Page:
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Tinnitus, sometimes called “ghost sound”, is the perception of a sound without an external sound source. In other words, tinnitus is a sound heard by a person, but which does not come from his environment.

Tinnitus is not a disease, but rather a symptom. Its presence indicates that there is a disturbance somewhere in the auditory system. A multitude of disturbances can cause tinnitus, the main one being hearing loss. Hearing loss due to age, exposure to noise, ear infections and earwax are just a few examples of the causes that can create tinnitus. Tension in the neck and jaw, certain medications and metabolic problems can also cause tinnitus. Stress, fatigue and sometimes the consumption of certain foods can exacerbate tinnitus.

10 to 15% of the population lives with tinnitus. The majority of these people manage to ignore and forget about it. But 10-20% of those with tinnitus will find it disturbing. The disturbing tinnitus can interfere with concentration, sleep or other activities of daily life.


Tinnitus can take many forms. It may sound like hissing, buzzing, sizzling or ringing. It can be continuous, intermittent or pulsatile. It can be heard in one ear, both ears, in the center of the head or even sometimes outside of the head. Some people may notice a change in their tinnitus depending of the neck and jaw movements and tensions. Others may notice that their tinnitus increase with noise exposure, fatigue, stress, or even when taking certain foods or medications. In short, each tinnitus is unique, and only the person who experiences it can describe it. Indeed, no objective measurement allows us to measure a tinnitus for now.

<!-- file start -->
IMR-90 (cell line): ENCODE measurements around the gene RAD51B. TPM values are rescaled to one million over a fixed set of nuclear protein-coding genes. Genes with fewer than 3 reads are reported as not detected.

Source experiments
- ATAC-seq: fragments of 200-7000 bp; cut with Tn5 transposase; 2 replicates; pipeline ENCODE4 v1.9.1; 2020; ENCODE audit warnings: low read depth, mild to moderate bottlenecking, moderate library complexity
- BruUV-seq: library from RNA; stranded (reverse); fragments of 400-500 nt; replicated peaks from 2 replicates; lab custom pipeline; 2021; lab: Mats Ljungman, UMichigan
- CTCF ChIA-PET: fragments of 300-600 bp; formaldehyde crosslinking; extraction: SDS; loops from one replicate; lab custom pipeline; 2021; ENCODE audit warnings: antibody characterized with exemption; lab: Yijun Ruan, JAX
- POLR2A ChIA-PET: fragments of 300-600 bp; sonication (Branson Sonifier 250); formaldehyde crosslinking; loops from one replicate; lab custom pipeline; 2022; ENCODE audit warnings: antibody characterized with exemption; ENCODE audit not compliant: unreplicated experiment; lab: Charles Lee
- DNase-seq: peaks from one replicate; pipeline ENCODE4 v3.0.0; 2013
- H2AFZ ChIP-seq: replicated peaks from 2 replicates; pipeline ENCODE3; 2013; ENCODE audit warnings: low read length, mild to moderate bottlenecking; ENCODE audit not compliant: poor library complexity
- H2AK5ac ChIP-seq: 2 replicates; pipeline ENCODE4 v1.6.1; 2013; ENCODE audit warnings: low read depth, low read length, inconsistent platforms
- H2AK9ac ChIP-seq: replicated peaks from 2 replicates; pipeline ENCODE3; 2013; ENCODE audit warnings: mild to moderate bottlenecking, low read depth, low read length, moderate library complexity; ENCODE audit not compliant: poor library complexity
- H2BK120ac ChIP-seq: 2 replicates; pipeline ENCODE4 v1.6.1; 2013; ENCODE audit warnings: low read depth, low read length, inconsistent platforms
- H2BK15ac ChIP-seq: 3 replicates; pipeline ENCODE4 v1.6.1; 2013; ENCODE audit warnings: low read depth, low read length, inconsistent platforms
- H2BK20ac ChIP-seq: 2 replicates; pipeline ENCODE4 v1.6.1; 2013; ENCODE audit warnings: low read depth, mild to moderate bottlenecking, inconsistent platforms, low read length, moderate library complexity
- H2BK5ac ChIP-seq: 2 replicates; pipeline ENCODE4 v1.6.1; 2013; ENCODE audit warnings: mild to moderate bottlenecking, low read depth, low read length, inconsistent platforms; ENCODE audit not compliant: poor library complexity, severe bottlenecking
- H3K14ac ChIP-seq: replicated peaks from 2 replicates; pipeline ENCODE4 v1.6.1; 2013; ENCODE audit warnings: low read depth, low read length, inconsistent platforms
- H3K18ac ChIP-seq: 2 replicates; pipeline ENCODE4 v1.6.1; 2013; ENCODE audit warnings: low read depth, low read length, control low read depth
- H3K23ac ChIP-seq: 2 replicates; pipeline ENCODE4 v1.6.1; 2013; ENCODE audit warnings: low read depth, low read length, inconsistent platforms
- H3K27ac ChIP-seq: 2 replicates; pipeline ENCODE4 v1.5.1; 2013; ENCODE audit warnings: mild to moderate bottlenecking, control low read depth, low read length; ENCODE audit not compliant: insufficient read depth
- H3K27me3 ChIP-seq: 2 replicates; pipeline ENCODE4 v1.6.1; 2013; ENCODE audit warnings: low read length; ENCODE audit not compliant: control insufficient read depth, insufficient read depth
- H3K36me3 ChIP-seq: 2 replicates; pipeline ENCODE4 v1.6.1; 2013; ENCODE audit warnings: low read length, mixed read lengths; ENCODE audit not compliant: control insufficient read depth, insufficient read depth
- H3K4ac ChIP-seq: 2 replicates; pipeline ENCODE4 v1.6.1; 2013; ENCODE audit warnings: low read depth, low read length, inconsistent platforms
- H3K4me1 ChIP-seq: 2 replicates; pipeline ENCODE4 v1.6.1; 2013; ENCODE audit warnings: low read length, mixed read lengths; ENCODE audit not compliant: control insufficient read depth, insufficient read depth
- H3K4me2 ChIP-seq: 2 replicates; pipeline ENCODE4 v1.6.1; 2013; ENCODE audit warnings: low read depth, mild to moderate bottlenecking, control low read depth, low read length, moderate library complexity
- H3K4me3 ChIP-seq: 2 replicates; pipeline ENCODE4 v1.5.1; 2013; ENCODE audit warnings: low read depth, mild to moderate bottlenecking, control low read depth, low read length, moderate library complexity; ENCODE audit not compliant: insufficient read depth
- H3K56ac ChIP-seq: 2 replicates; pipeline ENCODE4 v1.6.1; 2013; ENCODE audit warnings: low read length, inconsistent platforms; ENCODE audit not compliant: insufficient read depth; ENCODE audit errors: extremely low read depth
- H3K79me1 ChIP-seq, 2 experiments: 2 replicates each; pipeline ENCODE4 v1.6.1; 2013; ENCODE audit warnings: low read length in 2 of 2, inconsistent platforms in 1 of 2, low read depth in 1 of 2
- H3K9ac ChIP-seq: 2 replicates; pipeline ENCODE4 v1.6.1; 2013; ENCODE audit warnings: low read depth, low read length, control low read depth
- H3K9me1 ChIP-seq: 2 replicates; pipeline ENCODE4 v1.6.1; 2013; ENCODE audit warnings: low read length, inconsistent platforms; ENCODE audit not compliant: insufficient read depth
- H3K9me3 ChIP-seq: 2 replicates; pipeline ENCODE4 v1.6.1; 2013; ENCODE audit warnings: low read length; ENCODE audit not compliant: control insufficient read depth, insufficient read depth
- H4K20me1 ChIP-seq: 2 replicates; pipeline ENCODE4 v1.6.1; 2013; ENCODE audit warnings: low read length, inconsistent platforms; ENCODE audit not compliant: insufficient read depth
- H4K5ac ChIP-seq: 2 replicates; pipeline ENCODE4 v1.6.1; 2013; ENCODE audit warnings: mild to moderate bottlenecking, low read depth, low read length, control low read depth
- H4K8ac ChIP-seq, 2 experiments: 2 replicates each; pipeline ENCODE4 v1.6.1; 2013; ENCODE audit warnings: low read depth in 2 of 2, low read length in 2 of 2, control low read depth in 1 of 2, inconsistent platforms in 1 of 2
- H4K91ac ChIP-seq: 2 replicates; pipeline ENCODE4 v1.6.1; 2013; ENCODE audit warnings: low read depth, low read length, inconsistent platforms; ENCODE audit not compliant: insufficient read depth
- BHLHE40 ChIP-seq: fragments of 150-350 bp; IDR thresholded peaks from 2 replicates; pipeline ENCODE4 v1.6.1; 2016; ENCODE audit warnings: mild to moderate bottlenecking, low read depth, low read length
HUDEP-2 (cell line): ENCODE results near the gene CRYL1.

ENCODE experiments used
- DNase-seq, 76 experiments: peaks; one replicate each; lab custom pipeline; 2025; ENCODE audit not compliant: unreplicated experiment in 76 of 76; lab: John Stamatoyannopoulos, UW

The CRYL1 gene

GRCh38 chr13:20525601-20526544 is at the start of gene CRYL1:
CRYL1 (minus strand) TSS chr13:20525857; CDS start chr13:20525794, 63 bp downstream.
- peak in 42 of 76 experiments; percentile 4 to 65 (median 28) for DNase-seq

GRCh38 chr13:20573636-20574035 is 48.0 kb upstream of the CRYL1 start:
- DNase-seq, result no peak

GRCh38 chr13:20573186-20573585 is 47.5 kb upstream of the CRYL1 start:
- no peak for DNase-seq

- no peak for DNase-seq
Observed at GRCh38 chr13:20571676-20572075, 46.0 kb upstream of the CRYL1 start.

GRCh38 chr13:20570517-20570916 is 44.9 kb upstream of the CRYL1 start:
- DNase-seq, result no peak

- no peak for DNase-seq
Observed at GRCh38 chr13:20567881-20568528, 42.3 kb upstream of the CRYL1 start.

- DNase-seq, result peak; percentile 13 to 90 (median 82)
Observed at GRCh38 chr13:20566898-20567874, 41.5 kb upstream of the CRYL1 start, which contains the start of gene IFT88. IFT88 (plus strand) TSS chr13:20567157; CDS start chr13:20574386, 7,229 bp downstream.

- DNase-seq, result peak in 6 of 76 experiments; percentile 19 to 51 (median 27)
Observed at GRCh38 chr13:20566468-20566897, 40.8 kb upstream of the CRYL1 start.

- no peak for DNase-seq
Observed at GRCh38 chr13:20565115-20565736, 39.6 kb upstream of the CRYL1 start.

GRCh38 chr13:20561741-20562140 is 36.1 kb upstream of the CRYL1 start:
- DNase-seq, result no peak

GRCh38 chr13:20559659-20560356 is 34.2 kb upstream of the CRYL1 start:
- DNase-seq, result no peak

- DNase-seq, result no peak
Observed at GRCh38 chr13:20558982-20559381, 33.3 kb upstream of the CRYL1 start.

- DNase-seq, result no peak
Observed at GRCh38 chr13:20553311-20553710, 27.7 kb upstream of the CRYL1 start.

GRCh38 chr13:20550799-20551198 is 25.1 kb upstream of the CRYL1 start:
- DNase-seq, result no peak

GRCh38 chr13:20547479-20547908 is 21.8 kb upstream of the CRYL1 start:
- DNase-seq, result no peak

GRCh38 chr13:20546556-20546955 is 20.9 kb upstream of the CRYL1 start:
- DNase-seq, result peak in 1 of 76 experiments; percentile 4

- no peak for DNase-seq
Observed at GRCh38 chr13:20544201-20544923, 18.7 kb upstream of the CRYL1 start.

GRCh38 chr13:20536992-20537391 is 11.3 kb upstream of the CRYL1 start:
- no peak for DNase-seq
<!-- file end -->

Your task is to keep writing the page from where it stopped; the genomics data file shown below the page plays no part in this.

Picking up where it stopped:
The volume of a tinnitus is usually below 10 dBSL. However, the person experiencing it may feel that the volume is louder, especially when in a quiet environment. In calm situations, the tinnitus comes out more since no ambient sound can cover or temper it.

Audiologist’s Role

When a person experiences a disturbing tinnitus, it is recommended to consult an audiologist.

To begin with, the audiologist will try to identify the cause of the tinnitus with a detailed case history and a full hearing assessment. However, in almost 40% of cases, the cause of tinnitus remains unknown. As described previously, tinnitus is a symptom that can come from a multitude of more or less complex origins.

The audiologist will assess the tinnitus degree of disturbance and the person’s needs, and then will make appropriate intervention plan. Interventions and recommendations may include a counseling to demystify tinnitus, tinnitus management techniques (e.g., sound enrichment, hearing amplification, relaxation, etc.) and referral to other professionals (e.g., ENT or family doctor if the cause of the tinnitus seems medical, physiotherapist if the origin is muscular, psychologist if the tinnitus is very disturbing, etc.). The options vary according to the needs of each person.


Acouphène Québec

American Tinnitus Association

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